If you are a caregiver of an individual with a brain injury  click here  

If you are an individual with a brain injury click here

For additional information about this study, please contact Samantha DeDios-Stern by email

September 26, 2014 | Permalink | Comments (0) | TrackBack

Brain Injury Latest Medical News, Brain Injury Rehabilitation

Race and Ethnicity Affect Brain Injury Rehabilitation and Recovery

Does race and ethnicity affect brain injury rehabilitation?  “Studies show that among minorities who receive rehabilitation after brain injury, health disparities persist and affect long-term outcomes.”  Issues of cultural diversity in acquired brain injury (ABI) rehabilitation. Neurorehabilitation, August 2014  Abstract and first page of article can be found by clicking here

September 8, 2014 | Permalink | Comments (0) | TrackBack

Brain Injury & Concussions, Brain Injury Latest Medical News, Brain Injury Publications, Brain Injury Rehabilitation, Brain Injury Veteran Issues

VA develops concussion app to assist in concussion management

The Veterans Administration has developed a new mobile app that provides information on concussion symptoms and the self-management of the common symptoms following a concussion.

The concussion app’s main goals are:

  • To provide education about a concussion
  • To provide a 22 question inventory about symptoms that may develop following a concussion including dizziness, balance problems, headaches, memory and concentration impairments,
  • To provide tools to assist individuals properly manage the symptoms of mild traumatic brain injury when they develop
  • To provide resources and support for professional care and web sites with information about traumatic brain injury.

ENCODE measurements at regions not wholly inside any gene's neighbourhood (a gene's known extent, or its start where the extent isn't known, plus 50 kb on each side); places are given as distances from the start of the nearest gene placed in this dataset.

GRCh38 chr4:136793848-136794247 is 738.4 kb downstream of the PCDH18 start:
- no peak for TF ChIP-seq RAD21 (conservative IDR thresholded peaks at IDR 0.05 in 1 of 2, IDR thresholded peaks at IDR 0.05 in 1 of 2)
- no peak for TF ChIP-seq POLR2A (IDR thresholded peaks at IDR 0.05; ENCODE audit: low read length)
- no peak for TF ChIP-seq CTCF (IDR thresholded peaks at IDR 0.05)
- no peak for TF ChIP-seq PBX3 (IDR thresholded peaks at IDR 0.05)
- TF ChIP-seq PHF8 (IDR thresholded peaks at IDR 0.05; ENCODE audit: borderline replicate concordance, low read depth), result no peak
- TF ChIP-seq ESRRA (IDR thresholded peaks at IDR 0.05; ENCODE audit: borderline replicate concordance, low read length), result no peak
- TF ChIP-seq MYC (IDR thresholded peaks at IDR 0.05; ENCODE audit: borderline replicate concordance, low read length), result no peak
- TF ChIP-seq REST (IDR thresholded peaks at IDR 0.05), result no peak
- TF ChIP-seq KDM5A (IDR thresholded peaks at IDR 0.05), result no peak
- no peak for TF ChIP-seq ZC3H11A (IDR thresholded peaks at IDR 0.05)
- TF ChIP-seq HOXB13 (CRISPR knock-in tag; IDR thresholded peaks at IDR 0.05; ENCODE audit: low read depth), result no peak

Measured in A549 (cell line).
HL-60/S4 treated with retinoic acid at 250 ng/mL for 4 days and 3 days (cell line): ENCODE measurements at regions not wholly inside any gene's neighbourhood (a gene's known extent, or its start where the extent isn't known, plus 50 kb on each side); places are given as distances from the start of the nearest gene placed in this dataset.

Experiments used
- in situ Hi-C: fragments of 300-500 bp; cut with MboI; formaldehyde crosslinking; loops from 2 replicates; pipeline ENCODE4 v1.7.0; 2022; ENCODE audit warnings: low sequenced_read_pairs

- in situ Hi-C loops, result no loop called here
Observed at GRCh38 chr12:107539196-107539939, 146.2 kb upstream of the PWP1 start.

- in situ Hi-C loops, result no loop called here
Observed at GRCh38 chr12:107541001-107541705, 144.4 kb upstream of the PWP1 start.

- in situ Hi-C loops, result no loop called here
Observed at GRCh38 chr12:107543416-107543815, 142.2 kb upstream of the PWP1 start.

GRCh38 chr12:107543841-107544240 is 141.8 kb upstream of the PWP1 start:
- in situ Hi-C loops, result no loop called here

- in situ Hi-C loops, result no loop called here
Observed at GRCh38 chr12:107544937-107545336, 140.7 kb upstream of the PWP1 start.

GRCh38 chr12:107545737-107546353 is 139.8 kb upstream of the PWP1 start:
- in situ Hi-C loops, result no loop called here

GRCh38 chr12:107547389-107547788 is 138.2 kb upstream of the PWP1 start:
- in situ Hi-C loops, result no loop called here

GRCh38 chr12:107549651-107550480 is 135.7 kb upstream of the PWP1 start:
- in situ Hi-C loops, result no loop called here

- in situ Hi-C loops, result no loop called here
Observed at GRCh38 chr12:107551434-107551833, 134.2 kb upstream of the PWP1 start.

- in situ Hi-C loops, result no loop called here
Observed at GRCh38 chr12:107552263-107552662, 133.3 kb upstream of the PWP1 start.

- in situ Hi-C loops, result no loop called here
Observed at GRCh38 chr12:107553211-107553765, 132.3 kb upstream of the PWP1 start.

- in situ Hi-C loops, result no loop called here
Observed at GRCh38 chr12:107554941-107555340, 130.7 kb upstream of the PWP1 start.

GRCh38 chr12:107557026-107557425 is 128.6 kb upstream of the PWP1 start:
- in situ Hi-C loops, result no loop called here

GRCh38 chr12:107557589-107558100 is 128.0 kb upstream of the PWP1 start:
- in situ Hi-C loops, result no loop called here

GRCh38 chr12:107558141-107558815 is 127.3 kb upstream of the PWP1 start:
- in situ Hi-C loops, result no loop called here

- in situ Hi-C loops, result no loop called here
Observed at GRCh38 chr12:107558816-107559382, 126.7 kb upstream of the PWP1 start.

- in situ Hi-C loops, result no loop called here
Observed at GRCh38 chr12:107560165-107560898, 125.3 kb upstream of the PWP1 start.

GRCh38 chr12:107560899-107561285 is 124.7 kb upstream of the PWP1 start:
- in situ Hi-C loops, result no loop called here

• The app can be used by anyone and is not restricted to veterans. 

More information is available by clicking here

 

 

July 31, 2014 | Permalink | Comments (0) | TrackBack

Brain Injury & Concussions, Brain Injury Latest Medical News, Brain Injury Rehabilitation, Brain Injury Veteran Issues

Post Concussion Sleep Issues-Department of Defense Issues New Recommendations

New recommendations from the U.S. Department of Defense (DOD) advise that all patients with concussion symptoms should be screened for the presence of a sleep disorder and patients.  Additionally, patients should be asked if they are experiencing frequent difficulty in falling or saying asleep, excessive daytime sleepiness or usual events during sleep.

These new recommendations were released this month by DOD along with support tools to assist in the identification and treatment of sleep disturbance in persons following mild traumatic brain injury, also known as a concussion.

Sleep disorders are a frequent symptom following a concussion and must be identified and treated as soon as possible.  According to many medical experts, a good sleep cycle is critical to the brain’s ability to heal and recover following a concussion. 

The new Management of Sleep Disturbances following Acute Concussion/Mild TBI Recommendations suite is composed of clinical recommendations, a clinical support tool, a provider education slide deck and a patient education fact sheet.  More information can be obtained by clicking here.

July 24, 2014 | Permalink | Comments (0) | TrackBack